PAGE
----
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Carbon Cycle – Introduction, Types and Importance

Aug 24, 2022
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Introduction: 

Energy flow in ecosystem 

Carbon cycle 

The food chain and food web facilitate the movement of energy. Plants collect sunlight with the aid of chloroplasts during the process of energy flow in the ecosystem, and a portion of it is turned into chemical energy in the process of photosynthesis. When herbivores eat (primary consumers) the plants as food, this energy is stored in various organic products in the plants and passed on to the primary consumers in the food chain. The chemical energy contained in plant products is then converted into kinetic energy, and energy is degraded by heat conversion.  

The flow of energy in the ecosystem is one of the most important variables in the survival of such a large number of creatures. Solar energy is the principal source of energy for practically all species on Earth. It’s amusing to learn that we only receive around half of the sun’s effective radiation on Earth. When we say effective radiation, we mean radiation that plants can employ to perform photosynthesis. 

Carbon Cycle 

The carbon cycle is nature’s way of recycling carbon atoms, which travel from the atmosphere to life on Earth and back again. The vast majority of carbon is stored in rocks and sediments, with the remainder found in the ocean, atmosphere, and living organisms. Carbon circulates through these reservoirs or sinks. The ocean works as a vast carbon sink, absorbing carbon. Carbon is created by marine creatures that live and die, ranging from marsh plants to fish, seaweed to birds. Dead species may occasionally be turned into fossil fuels, which are subsequently consumed, producing CO2, and the cycle continues.  

 Carbon cycle 

Carbon is an essential component of all life on Earth. Carbon intake and output are components of all plant and animal life, whether they take in carbon to help build food or release carbon as part of respiration. Carbon is always shifting from one spot to another. It is stored in reservoirs and moves between them as a result of a variety of processes, including photosynthesis, fossil fuel burning, and the simple discharge of air from the lungs. The carbon cycle refers to the flow of carbon from reservoir to reservoir.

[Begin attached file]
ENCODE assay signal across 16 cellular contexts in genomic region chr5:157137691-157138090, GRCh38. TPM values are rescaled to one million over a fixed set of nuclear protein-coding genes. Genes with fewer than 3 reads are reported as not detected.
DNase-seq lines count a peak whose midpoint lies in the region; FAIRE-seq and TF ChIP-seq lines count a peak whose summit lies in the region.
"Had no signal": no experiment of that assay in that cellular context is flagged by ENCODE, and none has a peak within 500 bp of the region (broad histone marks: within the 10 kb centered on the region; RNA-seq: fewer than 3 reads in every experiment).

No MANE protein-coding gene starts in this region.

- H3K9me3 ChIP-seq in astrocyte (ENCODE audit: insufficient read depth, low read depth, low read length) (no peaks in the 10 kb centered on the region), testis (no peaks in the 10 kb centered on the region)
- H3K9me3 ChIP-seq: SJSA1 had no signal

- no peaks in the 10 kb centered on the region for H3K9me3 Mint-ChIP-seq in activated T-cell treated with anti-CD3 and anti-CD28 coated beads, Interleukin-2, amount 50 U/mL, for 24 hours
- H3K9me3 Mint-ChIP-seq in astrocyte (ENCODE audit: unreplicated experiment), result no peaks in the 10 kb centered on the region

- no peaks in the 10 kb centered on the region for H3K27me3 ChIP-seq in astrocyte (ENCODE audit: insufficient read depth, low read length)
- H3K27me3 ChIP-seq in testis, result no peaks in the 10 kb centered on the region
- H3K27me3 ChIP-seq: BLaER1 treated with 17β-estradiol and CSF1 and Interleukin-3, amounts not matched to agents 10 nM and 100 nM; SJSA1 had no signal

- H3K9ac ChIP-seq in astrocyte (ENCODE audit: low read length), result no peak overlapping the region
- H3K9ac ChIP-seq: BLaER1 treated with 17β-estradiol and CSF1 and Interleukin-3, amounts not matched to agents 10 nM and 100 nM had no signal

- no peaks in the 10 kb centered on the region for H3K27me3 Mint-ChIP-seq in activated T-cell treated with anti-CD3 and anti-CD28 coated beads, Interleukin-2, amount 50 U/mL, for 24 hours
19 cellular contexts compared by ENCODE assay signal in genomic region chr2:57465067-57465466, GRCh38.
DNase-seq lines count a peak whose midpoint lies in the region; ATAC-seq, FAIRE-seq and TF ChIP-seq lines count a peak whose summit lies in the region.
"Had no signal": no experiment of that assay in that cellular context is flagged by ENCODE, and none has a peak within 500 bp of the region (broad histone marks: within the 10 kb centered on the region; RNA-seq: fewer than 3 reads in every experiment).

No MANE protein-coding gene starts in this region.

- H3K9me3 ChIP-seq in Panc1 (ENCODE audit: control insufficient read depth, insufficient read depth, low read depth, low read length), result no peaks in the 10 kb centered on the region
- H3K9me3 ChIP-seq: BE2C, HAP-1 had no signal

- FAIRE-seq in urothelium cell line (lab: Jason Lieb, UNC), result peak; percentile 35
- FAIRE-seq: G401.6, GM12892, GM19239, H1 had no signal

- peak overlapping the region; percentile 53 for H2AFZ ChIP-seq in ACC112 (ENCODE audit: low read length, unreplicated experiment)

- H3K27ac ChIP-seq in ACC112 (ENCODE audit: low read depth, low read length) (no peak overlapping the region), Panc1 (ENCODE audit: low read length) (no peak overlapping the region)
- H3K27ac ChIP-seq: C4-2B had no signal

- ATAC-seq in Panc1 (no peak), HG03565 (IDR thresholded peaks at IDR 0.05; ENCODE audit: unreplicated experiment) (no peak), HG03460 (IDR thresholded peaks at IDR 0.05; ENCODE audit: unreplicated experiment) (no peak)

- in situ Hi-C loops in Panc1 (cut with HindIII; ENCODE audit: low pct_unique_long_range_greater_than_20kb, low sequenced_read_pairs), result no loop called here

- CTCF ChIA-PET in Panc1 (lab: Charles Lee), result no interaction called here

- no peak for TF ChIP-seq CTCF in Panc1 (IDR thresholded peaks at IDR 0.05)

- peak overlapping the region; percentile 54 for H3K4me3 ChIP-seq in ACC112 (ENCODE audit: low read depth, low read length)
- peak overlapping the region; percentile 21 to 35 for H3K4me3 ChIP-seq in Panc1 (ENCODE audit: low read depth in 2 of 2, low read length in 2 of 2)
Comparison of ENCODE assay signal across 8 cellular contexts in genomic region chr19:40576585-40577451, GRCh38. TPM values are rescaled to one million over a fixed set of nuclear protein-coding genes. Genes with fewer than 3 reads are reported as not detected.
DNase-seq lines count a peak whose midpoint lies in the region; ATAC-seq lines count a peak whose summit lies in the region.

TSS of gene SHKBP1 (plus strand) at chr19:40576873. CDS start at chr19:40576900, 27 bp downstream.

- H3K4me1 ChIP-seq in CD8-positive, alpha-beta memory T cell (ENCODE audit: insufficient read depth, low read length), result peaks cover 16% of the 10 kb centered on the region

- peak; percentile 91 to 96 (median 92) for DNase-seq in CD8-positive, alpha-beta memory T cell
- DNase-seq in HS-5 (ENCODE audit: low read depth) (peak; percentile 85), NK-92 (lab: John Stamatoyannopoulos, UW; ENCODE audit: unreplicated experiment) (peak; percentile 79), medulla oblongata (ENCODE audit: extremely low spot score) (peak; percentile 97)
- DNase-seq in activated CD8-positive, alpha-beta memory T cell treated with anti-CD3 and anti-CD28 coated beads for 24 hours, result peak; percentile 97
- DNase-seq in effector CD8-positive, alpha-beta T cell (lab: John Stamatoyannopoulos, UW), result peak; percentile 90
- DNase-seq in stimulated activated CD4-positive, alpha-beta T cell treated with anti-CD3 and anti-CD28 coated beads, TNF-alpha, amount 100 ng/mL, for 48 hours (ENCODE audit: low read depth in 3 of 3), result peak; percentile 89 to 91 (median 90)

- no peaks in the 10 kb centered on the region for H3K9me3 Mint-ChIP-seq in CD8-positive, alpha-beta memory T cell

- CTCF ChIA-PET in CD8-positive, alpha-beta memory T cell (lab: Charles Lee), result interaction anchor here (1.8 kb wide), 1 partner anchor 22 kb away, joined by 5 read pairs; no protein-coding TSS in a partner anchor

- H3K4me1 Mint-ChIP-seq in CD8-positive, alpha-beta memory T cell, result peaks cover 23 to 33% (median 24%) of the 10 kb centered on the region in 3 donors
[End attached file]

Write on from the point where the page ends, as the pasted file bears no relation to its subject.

Carbon cycle 

During photosynthesis, plants may catch some of the carbon in the atmosphere and use it to generate food. This carbon can subsequently be consumed and stored by the animals that consume the plants. When animals die, their remnants disintegrate, locking the stored carbon in layers that eventually convert into rock or minerals. 

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Some of this sediment may create fossil fuels, such as coal, oil, or natural gas, which emit carbon into the atmosphere when burnt. The carbon cycle is vital to life on Earth’s survival. Nature tends to keep carbon levels balanced, which implies that the amount of carbon naturally released from reservoirs balances the amount naturally absorbed by reservoirs. Maintaining this carbon balance guarantees that the earth stays habitable for life. 

Carbon cycle 

Carbon cycle steps 

The following are the important steps in the carbon cycle process: 

  • Plants take carbon from the atmosphere in order to perform photosynthesis.  
  • Animals ingest these plants, and carbon is bio accumulated in their bodies.  
  • Carbon is released back into the atmosphere when these animals and plants decompose.  
  • Some of the carbon that is not re-emitted into the atmosphere gets converted into fossil fuels.  
  • These fossil fuels are subsequently utilized for man-made activities, releasing even more carbon into the atmosphere.  

Types of carbon cycle